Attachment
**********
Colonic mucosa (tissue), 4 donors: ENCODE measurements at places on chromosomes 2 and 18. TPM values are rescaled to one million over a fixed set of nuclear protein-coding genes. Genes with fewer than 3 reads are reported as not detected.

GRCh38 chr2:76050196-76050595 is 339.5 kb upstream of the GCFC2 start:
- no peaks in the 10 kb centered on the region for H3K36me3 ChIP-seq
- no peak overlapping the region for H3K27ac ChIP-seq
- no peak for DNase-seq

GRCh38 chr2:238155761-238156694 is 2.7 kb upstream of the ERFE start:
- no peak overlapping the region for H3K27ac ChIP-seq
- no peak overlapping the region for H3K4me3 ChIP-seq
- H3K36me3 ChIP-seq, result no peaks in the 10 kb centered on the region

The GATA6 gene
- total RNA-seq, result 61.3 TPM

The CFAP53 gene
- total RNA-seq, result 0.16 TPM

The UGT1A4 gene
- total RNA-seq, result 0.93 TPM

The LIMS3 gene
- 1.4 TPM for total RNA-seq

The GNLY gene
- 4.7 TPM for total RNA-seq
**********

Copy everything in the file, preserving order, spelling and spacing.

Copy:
Colonic mucosa (tissue), 4 donors: ENCODE measurements at places on chromosomes 2 and 18. TPM values are rescaled to one million over a fixed set of nuclear protein-coding genes. Genes with fewer than 3 reads are reported as not detected.

GRCh38 chr2:76050196-76050595 is 339.5 kb upstream of the GCFC2 start:
- no peaks in the 10 kb centered on the region for H3K36me3 ChIP-seq
- no peak overlapping the region for H3K27ac ChIP-seq
- no peak for DNase-seq

GRCh38 chr2:238155761-238156694 is 2.7 kb upstream of the ERFE start:
- no peak overlapping the region for H3K27ac ChIP-seq
- no peak overlapping the region for H3K4me3 ChIP-seq
- H3K36me3 ChIP-seq, result no peaks in the 10 kb centered on the region

The GATA6 gene
- total RNA-seq, result 61.3 TPM

The CFAP53 gene
- total RNA-seq, result 0.16 TPM

The UGT1A4 gene
- total RNA-seq, result 0.93 TPM

The LIMS3 gene
- 1.4 TPM for total RNA-seq

The GNLY gene
- 4.7 TPM for total RNA-seq